In a recent article published in Signal Transduction and Targeted Therapy, researchers extensively reviewed the intricate interactions between gut microbiota and drugs commonly used against several human systemic diseases, e.g., cancer, endocrine disorders, and cardiovascular diseases (CVDs).
Study: Drug-microbiota interactions: an emerging priority for precision medicine. Image Credit: Helena Nechaeva/Shutterstock.com
In particular, they focused on investigating the pharmacomicrobiomics of individual variability in drug response (IVDR), the primary cause of adverse drug reactions (ADRs).
Notably, pharmacomicrobiomics explores the correlation between gut microbiota variations and IVDR and ADRs. Insights into the impact of IVDR are crucial for further research in pharmacomicrobiomics and unlocking its full potential for precision medicine.
Gut microbiota, containing over 100 trillion microbes and five million genes, is increasingly considered a ‘metabolic organ’ or second genome.
Scientists believe this heterogeneous ecosystem, directly and indirectly, modifies the absorption, distribution, metabolism, and excretion (ADME) of drugs. In addition, they can alter drug pharmacodynamics (PD) and pharmacokinetics (PK).
IVDR prolongs therapy, resulting in a substantial health and economic burden. Recent studies have highlighted that genetic diversity alone can explain a limited proportion of IVDR; thus, gut microbiota and its metabolites are highly likely to modulate therapeutic outcomes in human diseases.
It is also possible that this relationship is bidirectional, and drugs, in turn, also modulate the composition and function of gut microbiota, resulting in altered microbial metabolism and immune response.
Causes of IVDR
Several factors, including genetics, environment, age, gender, lifestyle, diseases, drugs, and gut microbiota influence IVDR.
Given variations in drug metabolism, transport, and targets that affect response to treatment, it is crucial to understand the interactions between genetic and external factors for precision medicine strategies.
Using high-throughput sequencing techniques, the Human Microbiome Project (HMP) has accumulated extensive microbiota data that has advanced the understanding of microbiota-related disorders, contributing to innovative diagnostic methods and treatments and opening new avenues to address IVDR.
The research of drug-microbiota interactions is a systematically developed field, of which pharmacomicrobiomics, pharmacometabonomics, and pharmacometagenomics are sub-disciplines.
Some popular technologies to examine drugs and individual microbiota interactions are 16S and 18S ribosomal ribonucleic acid (rRNA) amplicons and whole-metagenome shotgun sequencing.
Pharmacomicrobiomics in systemic human diseases
The researchers described the mechanisms by which drugs and gut microbiota interact in various systemic human diseases. For cancer, they described microbiota interactions of cyclophosphamide (CTX), irinotecan (CPT-11), oxaliplatin and cisplatin, and immune checkpoint inhibitors (ICIs).
Likewise, for CVDs, they described microbiota interactions of drugs, warfarin, statins, digoxin, and angiotensin-converting enzyme inhibitors (ACE-Is).
Regarding their mechanism of action, it varied for different drugs. For instance, ICIs affected gut immunity, leading to alterations in gut microbiota, and non-steroidal anti-inflammatory drugs (NSAIDs) interfered with microbial metabolism in the gut.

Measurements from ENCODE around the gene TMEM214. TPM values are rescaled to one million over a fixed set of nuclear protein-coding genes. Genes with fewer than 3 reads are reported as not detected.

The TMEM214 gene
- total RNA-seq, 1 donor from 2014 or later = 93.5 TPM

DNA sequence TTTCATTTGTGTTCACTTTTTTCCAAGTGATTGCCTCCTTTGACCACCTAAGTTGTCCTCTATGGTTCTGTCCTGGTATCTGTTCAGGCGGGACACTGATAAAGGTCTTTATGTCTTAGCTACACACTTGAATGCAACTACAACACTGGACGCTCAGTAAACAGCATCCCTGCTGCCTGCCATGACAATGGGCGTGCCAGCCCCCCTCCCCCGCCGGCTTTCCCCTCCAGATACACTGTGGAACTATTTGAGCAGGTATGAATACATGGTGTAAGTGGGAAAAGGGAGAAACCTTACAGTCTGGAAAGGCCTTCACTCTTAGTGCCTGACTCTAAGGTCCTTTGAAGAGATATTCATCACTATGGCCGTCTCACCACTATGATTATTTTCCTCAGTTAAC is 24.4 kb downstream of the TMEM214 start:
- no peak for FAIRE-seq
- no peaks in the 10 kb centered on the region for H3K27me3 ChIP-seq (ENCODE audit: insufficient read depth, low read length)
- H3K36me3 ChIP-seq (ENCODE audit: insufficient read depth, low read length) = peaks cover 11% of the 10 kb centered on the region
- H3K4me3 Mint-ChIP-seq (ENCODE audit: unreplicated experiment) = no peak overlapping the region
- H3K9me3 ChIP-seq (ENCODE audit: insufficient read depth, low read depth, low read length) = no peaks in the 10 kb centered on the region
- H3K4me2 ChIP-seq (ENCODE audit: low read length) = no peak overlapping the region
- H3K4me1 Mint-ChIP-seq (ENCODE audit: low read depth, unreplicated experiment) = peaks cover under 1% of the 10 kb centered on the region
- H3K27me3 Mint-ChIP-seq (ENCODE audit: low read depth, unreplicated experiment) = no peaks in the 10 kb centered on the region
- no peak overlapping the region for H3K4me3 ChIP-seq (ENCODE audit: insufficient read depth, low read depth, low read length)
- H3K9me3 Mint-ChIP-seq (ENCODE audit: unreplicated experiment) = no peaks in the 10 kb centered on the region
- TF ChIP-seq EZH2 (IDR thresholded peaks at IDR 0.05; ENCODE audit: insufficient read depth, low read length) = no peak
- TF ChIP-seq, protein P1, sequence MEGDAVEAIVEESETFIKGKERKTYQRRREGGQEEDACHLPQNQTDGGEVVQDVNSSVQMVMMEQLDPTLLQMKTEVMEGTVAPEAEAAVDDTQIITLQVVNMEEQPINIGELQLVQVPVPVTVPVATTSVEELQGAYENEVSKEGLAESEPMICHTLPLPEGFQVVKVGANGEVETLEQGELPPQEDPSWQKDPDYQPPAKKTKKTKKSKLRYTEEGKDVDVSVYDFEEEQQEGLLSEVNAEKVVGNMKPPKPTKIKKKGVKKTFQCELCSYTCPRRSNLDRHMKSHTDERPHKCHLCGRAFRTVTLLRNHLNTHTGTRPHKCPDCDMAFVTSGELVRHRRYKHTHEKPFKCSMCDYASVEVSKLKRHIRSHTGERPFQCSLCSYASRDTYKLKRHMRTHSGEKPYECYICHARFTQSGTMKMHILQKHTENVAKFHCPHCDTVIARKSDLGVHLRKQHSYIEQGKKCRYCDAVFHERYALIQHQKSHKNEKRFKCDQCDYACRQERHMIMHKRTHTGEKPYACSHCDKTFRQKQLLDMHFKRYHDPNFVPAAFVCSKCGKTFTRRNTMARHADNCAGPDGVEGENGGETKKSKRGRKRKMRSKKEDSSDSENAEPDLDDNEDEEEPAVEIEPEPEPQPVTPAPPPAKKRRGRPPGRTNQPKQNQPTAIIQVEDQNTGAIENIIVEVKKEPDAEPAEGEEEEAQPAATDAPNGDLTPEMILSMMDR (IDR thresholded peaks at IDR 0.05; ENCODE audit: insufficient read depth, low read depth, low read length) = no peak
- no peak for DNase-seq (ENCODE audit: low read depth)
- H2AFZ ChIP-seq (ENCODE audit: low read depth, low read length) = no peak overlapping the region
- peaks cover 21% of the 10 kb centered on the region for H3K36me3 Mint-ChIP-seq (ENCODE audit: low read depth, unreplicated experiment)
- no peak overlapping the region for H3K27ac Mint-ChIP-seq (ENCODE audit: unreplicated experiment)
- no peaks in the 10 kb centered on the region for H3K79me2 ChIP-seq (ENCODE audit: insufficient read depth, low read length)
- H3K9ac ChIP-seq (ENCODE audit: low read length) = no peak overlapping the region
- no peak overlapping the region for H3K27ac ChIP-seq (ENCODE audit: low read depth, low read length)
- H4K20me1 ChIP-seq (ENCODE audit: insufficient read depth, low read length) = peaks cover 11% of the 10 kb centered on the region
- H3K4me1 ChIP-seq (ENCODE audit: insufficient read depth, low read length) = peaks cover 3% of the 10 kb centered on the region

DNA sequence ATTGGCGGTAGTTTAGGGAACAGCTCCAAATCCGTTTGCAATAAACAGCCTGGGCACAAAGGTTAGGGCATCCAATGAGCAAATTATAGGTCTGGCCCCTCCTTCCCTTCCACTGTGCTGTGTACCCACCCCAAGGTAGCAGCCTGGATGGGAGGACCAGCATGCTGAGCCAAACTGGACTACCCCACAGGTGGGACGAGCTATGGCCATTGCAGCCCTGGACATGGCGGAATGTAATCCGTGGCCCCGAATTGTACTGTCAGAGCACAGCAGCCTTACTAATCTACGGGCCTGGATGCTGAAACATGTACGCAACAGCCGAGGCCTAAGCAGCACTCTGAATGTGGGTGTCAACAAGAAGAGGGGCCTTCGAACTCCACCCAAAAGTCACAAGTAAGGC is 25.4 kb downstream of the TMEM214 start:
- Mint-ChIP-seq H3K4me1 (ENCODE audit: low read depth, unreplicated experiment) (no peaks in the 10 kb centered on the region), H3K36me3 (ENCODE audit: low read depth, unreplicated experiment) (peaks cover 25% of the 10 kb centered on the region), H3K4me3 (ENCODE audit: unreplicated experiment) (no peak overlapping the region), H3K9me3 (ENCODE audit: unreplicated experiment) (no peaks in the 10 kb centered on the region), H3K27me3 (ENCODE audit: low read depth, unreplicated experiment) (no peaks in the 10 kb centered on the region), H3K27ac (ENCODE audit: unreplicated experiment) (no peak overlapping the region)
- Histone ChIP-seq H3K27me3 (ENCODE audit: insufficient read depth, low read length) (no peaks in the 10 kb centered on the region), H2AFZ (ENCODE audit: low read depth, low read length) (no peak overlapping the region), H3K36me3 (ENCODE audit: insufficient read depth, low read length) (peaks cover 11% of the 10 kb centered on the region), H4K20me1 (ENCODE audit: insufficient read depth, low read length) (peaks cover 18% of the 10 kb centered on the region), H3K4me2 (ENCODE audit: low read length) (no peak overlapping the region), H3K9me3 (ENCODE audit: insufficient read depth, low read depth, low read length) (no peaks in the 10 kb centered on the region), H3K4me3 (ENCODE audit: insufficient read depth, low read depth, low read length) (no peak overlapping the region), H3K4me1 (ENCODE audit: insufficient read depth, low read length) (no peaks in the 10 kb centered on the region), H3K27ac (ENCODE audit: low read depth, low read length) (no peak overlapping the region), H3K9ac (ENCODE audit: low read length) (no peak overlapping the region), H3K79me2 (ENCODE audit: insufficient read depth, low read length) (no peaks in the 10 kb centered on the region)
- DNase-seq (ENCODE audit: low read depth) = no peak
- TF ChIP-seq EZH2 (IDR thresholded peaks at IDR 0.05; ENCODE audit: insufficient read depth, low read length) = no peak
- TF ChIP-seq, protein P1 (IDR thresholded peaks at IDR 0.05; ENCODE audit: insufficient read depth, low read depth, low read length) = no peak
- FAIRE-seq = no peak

Similarly, laxatives changed the gut’s dietary environment, reducing the availability of nutrients for good gut microbes. In general, antibiotics disrupt the natural ecosystem of the microbiota, leading to the overgrowth and colonization of pathogenic species and impacting drug safety.
Thus, a better understanding of these relationships could help find more beneficial and safer drugs for IVDR management.
Conclusions and future perspectives
Some of the challenges in pharmacomicrobiomics research are standardizing methodologies for sample collection, sequencing, and data analysis.
Understanding of the mechanisms governing drug-microbiota interactions is limited. Moreover, there are ethical considerations when using microbiota data in clinical practice. Addressing these challenges would require collaboration between researchers, clinicians, and industry partners.
The researchers highlighted five strategies to overcome these challenges. First, they emphasized the need to link microbiota reference genome, microbiota-disease relationships, and microbiota-drug association prediction databases to the pharmacomicrobiomic databases.
Second, they raised the need to develop predictive models and computational tools that simulate drug-microbiota interactions.
Third, they proposed using prebiotics and probiotics to modify gut microbiota, enhance drug efficacy, and reduce ADRs. Fourth, the researchers outlined how fecal microbiota transplantation (FMT) could help treat complex digestive diseases and pathogenic microbiota colonization.
Finally, they described the benefits of bacteriophage therapy against bacterial infections.
To conclude, IVDR hinders the effective implementation of microbiota biomarkers, considered promising agents for diagnosis and prediction in precision medicine.
Thus, an innovative approach is needed to integrate several multi-omics datasets in the IVDR Atlas database, integrate human and microbiota genomic data, and translate lab data into clinical practice, facilitating novel therapeutic strategies for human systemic diseases.
More efforts are needed to realize the full potential of pharmacomicrobiomics, the study of drug-microbiota and drug-micro enzyme interactions, in precision medicine, addressing IVDR and improving patient outcomes.
In the future, it might help develop new therapeutic protocols encompassing pharmacomicrobiomic testing and microbiota typing.
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